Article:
Sometimes the prospect of the progression from dorm room to apartment to house seems so limiting. Not to mention that it seems so permanent and certainly is expensive. Box to bigger box to a couple of boxes put together. So it’s a comfort to know that some intrepid folks are living outside of the box (I couldn’t resist…) and doing it in style and, sometimes, on the cheap.
Houseboats became well-known in the 1940’s with movies and the like making them extremely popular. I didn’t really know how commonplace they were until I moved to Seattle. Lake Union is home to dozens, if not hundreds, of brightly painted houseboats complete with front porches and window boxes full of flowers. Some houseboats have a motor so they can be pulled across bodies of water to a new location or for recreation, but others are tethered to land so that the houses can be outfitted with utilities.
This one isn’t very uncommon, but it’s certainly a different, and earlier, departure from the traditional house with a backyard and a front lawn. Row houses were common in the early decades of the twentieth century and feature a complete, thin house butting up to the houses next to them. They were built mostly in large cities, especially in New York, and were first built for immigrants and in ethnic neighborhoods. Now, row houses are coming back in style and many, with their unique touches and personal embellishments, are selling for quite a pretty penny. Many row houses in the South were painted in pastel or tropical colors to distinguish them from their neighbors.
Some intrepid environmentalists aren’t letting any part of the train go to waste. Instead, they convert railcars to small, economical living spaces. Cabooses are often a popular choice, but some converters even choose subway or metro cars that are now out of commission. Train cars cost between $8,000 and $45,000 dollars to purchase, plus the money to outfit the house and put it on their property. This is still significantly less money than a conventional house. Some people even put their converted cars onto the tops of buildings.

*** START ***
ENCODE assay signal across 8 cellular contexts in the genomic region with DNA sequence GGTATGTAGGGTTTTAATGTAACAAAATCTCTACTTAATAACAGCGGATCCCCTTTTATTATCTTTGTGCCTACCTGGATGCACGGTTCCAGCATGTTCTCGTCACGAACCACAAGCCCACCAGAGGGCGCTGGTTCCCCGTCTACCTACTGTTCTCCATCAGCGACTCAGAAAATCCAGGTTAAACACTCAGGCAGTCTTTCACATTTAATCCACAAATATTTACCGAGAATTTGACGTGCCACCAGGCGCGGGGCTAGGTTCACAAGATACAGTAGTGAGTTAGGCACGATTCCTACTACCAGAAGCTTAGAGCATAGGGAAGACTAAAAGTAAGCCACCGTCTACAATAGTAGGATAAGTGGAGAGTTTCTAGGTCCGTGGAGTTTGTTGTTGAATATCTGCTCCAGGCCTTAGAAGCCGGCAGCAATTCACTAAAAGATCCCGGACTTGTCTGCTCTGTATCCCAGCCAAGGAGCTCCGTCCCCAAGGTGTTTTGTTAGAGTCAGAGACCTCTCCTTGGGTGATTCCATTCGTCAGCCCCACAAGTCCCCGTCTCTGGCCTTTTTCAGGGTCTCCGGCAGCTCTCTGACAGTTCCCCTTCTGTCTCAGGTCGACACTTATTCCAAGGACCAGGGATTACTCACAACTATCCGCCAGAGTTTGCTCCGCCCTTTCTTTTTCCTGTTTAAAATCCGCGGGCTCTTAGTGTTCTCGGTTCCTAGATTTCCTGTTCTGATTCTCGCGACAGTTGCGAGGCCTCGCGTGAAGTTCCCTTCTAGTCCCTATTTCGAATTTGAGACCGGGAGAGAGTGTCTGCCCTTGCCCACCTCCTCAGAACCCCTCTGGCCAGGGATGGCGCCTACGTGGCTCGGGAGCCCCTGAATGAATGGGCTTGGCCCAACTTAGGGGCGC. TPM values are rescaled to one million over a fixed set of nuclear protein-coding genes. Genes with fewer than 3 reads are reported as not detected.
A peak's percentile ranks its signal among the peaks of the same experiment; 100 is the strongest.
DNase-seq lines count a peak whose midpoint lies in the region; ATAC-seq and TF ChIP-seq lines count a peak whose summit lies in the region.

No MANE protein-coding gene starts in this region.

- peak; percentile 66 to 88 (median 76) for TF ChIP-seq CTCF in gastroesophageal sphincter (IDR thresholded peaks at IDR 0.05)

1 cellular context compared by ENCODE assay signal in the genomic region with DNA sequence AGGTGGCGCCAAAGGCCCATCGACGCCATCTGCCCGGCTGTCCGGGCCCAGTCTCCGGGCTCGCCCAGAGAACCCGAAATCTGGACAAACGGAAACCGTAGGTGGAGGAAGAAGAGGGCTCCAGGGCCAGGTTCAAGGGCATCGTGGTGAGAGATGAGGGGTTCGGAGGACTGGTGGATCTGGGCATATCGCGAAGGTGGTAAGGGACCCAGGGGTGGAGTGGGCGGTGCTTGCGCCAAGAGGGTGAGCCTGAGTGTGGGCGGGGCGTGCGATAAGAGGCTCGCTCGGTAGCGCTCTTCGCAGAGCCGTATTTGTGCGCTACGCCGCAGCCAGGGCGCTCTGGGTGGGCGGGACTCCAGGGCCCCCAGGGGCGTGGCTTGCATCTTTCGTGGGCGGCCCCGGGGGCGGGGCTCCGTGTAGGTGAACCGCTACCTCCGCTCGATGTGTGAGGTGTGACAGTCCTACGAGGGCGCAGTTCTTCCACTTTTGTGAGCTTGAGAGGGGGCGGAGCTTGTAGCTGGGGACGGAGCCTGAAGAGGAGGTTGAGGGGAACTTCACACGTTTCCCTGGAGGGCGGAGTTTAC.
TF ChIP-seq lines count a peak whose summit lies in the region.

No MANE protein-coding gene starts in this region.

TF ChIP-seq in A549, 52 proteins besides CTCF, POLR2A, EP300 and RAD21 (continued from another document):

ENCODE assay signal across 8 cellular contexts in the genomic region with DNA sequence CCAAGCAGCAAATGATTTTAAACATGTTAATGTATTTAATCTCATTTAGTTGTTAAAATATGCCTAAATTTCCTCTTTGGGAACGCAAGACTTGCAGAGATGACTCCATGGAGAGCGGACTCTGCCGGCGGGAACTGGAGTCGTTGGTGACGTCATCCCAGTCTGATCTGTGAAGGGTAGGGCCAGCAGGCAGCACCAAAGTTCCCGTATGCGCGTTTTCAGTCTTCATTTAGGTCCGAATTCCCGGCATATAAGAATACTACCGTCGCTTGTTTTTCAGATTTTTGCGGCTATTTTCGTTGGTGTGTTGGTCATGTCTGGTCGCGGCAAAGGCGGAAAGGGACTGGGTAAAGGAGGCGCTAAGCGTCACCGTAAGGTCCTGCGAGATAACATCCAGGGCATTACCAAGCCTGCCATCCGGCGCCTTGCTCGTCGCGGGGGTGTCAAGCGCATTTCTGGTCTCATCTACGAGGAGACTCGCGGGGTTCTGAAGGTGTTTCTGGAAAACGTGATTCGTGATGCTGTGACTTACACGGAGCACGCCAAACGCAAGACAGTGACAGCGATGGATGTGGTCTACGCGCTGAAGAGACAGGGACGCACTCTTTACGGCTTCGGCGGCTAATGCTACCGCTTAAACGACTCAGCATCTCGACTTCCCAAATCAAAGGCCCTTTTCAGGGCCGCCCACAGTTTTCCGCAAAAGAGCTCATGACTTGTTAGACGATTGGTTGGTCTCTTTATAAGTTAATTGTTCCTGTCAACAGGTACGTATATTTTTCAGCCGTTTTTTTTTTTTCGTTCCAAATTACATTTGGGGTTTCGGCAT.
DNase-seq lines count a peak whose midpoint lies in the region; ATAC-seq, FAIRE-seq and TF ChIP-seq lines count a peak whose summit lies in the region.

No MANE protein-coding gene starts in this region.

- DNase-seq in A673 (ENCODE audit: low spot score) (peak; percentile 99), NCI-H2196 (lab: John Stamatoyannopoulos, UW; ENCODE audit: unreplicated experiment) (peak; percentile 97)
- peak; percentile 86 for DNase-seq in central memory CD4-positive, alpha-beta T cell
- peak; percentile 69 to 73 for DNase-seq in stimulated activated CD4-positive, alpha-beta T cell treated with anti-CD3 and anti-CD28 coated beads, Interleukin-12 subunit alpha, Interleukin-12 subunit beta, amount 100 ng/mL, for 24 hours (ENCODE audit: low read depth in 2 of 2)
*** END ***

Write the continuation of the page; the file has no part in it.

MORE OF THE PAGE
Again in Seattle, I’ve heard about groups of hippies in old school buses. I didn’t realize that buses were housing options for more conventional people, taking old buses from junkyard dumps and giving them new lives. In one account, a man was tired of his credit card debt and decided to make the 200 to 300 square foot of livable space in a bus work for him. He got his hands on a retired school bus, changed the bus’ fluids and ripped out the seats. For about $12,000, he outfitted the bus to be his living space. Today, he spends around $400 a month for utilities and other housing costs. This particular bus owner says that a benefit for making a bus house is the comfort in knowing that his house is a sustainable way of living.
All of these unusual dwellings illustrate that it is possible to create a unique living space, minimize the need for material things and contribute to an environmentally conscious way of housing yourself and your family. Old shipping crates, forgotten grain elevators, abandoned warehouses…the potential for reusing old spaces hasn’t yet been tapped to its full potential.
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